Homeschooling Against All Odds
Paula Moldenhauer, Crosswalk.com Homeschool Encouragement (Mon, Apr 30, 2012)
To be candid, there have been times in the last eleven years I’ve been tempted to quit homeschooling. Years of financial difficulty made me wonder if my children needed my earning power more than my teaching. Times of self-doubt caused me to ask if I was the best person for the job. Plain old weariness made me want to take a break.
In these struggles, I keep going for primarily two reasons. First, I believe God asked me to homeschool and He’s not told me to change courses. Second, I have a husband who believes in homeschooling even though there have been times it would have taken pressure off him if I’d gone back to work.
Monterey-Maple Grove Rd.
Monterey is an unincorporated community in Clermont County, in the state of Ohio. A post office called Monterey was established in 1847, and was discontinued in 1957. The community was named in commemoration of the Battle of Monterey (1846). Jackson Twp. School No. 6, one mile south of U. S. Rt. 50, was built in 1903 and is now a private dwelling.
Careful Study Finds Homeschool Advantage
by Brian D. Ray, Ph.D., National Home Education Research Institute (Apr. 19, 2012)
Multiple studies over 30 years have consistently found positive things associated with homeschooling.
Some critics — both of the research and of home-based education — claim, however, that almost no research tells us anything significant about the academic achievement of the home-educated.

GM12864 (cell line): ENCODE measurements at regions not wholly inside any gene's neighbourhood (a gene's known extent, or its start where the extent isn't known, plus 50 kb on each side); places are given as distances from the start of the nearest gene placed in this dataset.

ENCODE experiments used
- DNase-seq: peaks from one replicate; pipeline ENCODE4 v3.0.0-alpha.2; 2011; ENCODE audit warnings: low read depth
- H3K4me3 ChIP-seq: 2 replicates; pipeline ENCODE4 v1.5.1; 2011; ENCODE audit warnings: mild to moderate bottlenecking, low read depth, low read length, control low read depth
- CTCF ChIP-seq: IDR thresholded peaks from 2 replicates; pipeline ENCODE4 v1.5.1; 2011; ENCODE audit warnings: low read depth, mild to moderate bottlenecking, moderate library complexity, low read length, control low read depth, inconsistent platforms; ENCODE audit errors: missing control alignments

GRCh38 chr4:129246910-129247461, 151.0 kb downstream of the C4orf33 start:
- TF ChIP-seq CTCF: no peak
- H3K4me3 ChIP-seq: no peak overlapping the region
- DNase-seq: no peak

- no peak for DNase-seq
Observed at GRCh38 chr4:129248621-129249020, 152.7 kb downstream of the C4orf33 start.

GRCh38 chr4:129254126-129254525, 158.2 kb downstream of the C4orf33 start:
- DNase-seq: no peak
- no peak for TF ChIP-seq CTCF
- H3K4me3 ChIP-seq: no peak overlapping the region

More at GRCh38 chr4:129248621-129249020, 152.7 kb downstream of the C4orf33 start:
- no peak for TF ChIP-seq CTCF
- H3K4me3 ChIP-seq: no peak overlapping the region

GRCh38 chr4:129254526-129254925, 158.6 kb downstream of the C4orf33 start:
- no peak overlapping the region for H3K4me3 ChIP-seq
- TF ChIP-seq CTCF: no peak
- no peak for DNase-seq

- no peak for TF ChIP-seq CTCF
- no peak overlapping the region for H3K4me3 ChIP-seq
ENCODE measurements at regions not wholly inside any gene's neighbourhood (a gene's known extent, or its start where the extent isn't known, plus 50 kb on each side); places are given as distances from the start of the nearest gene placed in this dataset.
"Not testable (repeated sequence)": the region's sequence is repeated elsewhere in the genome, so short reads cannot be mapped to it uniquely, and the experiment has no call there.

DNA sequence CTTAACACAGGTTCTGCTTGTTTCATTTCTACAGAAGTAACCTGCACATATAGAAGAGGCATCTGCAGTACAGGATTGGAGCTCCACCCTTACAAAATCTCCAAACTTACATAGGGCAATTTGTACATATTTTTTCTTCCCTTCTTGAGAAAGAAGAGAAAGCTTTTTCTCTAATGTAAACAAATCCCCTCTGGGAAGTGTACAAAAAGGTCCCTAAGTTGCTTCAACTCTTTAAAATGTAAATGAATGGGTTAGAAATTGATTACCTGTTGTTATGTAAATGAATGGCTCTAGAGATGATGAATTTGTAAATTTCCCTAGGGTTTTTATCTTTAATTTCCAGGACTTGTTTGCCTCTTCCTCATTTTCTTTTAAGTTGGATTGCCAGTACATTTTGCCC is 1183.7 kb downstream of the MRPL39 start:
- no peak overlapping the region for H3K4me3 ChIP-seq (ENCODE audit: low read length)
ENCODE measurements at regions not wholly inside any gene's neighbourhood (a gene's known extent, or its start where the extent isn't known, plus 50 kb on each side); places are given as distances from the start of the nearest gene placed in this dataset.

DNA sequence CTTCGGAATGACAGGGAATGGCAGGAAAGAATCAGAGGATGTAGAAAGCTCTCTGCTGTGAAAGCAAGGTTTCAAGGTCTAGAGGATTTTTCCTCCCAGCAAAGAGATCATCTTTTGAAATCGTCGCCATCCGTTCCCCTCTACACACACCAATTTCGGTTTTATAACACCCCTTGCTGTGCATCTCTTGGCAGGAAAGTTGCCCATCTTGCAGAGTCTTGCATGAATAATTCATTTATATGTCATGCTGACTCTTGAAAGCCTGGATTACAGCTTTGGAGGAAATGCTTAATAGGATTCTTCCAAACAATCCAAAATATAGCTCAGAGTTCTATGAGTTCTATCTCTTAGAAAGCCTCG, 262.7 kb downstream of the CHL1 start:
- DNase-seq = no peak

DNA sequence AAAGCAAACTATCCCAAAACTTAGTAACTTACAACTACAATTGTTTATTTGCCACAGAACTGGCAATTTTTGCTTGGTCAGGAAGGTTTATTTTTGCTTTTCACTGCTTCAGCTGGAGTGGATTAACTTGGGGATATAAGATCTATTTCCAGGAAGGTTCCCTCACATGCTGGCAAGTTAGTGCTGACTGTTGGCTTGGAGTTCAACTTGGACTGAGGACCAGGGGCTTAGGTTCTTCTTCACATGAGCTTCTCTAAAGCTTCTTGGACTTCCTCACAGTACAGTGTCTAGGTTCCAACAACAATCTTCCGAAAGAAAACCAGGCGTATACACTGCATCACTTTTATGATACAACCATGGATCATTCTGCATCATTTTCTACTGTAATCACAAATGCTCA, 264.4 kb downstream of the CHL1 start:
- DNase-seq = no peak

One of the most recent studies on home education, by academics Sandra Martin-Chang, Odette Gould, and Reanne Meuse, however, supports the hypothesis that at least a certain form of home-based education causes higher academic achievement than does public schooling. Their research, titled “The Impact of Schooling on Academic Achievement: Evidence from Homeschooled and Traditionally Schooled Students,” is worth a close look.
Read the full article here
US Route 50
Stonelick is an unincorporated community in Clermont County, in the state of Ohio. A post office called Stone Lick was established in 1859, the name was changed to Stonelick in 1895, and the post office closed in 1900. The community takes its name from nearby Stonelick Creek. The school was built in 1898. After it closed it became a private residence.
UNDERAGE DATING: THE ELEPHANT IN THE SOCIAL CONSERVATIVE LIVING-ROOM
by Bryana Johnson (Mar 15, 2012)
(Jean Hall wrote: Offering this simply for thought. I agree with much of it because it matches what I have personally witnessed during my own teen years and as the parent of three teenagers. We each will reap the consequences in our own lives for the judgments we make as we try to direct our own children.)
I have a bone to pick with young, socially conservative Americans, and I know it’s something that will get under your skin. Just sit tight, though, and hear me out, because the elephant in our tidy little room is starting to tear things up. It’s time we acknowledge his existence, and maybe even call in some animal movers to take him back to the zoo.